Improvements to USDA regulations finalized in 2020 could provide farmers an opportunity to improve NRCS certified wetland determinations and provide exemptions from Clean Water Act oversight by the EPA and Army Corps.
Recent improvements to Swampbuster regulations and the upcoming Biden Administration changes to the “Waters of the United States” rule (“WOTUS”) make now a prime time for farmers to investigate whether areas labeled wetland and farmed wetland on their fields should be recertified as prior converted cropland or non-wetland.
Farmers who produce an agricultural commodity on a converted wetland, or convert a wetland to make the production of an agricultural commodity possible, risk losing USDA farm program benefits and their federal crop insurance premium subsidies.
Acres determined by NRCS to be prior converted cropland or non-wetland on certified wetland determinations are exempt from USDA wetland conservation compliance provisions (commonly called “Swampbuster”) and can be drained or tiled without risk of losing benefits.
Acres certified by NRCS as prior converted cropland are also more likely to be exempt from Clean Water Act oversight.
Positive Regulatory Changes
On August 28, 2020, the USDA finalized three new regulations that have improved the wetland determination process.
1. “Certified” Wetland Determinations
First, USDA clarified whether prior wetland determinations are “certified.” A “certified” NRCS wetland determination remains binding unless a person affected by the recertification requests review or the tract is no longer used for agricultural production.
The requirements for a determination to be “certified” depends on the year a determination was issued. Generally, certification is met if there is an NRCS-CPA-026 or SCS-CPA-026 form, notice of appeal, and map of sufficient quality to make the determination.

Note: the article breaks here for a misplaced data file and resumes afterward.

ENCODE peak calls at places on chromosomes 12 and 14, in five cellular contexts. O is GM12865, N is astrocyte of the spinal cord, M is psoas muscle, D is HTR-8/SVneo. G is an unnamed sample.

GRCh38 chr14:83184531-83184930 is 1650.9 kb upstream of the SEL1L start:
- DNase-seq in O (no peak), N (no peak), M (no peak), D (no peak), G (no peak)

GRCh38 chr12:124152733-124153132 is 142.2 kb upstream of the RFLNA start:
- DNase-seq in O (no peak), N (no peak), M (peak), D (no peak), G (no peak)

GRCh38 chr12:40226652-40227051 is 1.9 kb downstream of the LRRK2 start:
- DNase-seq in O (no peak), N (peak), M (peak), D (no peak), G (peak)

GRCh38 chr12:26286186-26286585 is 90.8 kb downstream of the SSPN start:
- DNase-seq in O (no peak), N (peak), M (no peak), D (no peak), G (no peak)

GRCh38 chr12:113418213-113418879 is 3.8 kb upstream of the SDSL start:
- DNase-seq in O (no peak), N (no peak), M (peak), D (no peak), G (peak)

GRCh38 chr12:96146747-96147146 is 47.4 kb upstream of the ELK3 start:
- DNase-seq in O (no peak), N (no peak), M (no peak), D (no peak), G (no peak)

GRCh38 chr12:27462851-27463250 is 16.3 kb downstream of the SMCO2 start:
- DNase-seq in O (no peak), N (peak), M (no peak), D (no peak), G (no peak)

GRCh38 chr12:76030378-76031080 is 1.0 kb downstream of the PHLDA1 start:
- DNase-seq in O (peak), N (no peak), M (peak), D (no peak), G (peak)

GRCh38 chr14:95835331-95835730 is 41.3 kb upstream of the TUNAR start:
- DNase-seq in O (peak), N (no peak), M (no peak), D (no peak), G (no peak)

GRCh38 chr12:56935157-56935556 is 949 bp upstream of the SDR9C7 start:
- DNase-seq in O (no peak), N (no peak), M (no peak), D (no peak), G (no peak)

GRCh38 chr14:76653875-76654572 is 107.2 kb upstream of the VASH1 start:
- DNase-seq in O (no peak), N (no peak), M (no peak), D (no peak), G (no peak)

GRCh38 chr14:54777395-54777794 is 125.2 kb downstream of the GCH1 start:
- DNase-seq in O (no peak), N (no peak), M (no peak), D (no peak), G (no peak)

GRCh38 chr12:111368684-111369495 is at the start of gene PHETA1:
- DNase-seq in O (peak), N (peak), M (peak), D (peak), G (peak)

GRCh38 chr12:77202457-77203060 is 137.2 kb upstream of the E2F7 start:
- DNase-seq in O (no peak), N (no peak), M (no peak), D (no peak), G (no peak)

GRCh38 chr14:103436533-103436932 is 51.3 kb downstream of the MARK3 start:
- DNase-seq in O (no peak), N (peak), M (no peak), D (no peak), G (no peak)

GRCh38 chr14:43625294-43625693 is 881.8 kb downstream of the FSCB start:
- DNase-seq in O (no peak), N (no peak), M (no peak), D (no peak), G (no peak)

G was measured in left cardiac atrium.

If you have questions regarding whether a wetland determination on your tract is certified, please contact one of our environmental law attorneys to discuss the determination and how it impacts your drainage plans.
2. Site Specific Reconsideration Requests
Second, USDA regulation now allows a farmer to request review of a specific wetland site without granting NRCS authority to conduct a new determination on the entire tract or field. This means a person can request recertification of an error on specific wetland sites without opening the entire certified wetland determination for review and without risk of new wetland acres being added or expanded.
3. Best-Drained Condition
Finally, the agency also codified the “best-drained condition” rule. When a wetland is affected by a drainage manipulation that occurred prior to December 23, 1985, the wetland hydrology will be identified on the basis of the best-drained condition resulting from the drainage manipulation.
Sites previously labeled “farmed wetland” or “farmed wetland pasture” may qualify for the prior converted cropland exemption if the site was cropped under normal climate conditions following a pre-1985 drainage manipulation.
Application of the “best-drained condition” rule is likely to increase the number of acres exempt as prior converted cropland on a farmer’s field.
Waters of the United States
On June 9, 2021, the EPA announced its intent to revise the definition of Waters of the United States (“WOTUS”). The exact language of the pending rule is not yet known; however, the EPA is expected to strengthen regulation and increase protection of water resources.
Both Swampbuster and the Clean Water Act include exemptions for prior converted cropland; however, how each agency makes a determination of prior converted cropland has diverged over time.
In June 2020, the EPA codified a new definition of prior converted cropland, which matches USDA’s definition. Therefore, if an area was certified as prior converted cropland by NRCS, the area is also more likely to be exempt from Clean Water Act regulation by the EPA and U.S. Army Corps of Engineers.
Relabeling an area prior converted cropland on an NRCS wetland determination now could help prevent the area from falling under Clean Water Act regulation.
If you would like help determining whether your property has a certified wetland determination, reviewing certified wetland determinations for accuracy, or requesting changes to an NRCS certified wetland determination, please contact one of our agricultural and environmental attorneys for more information.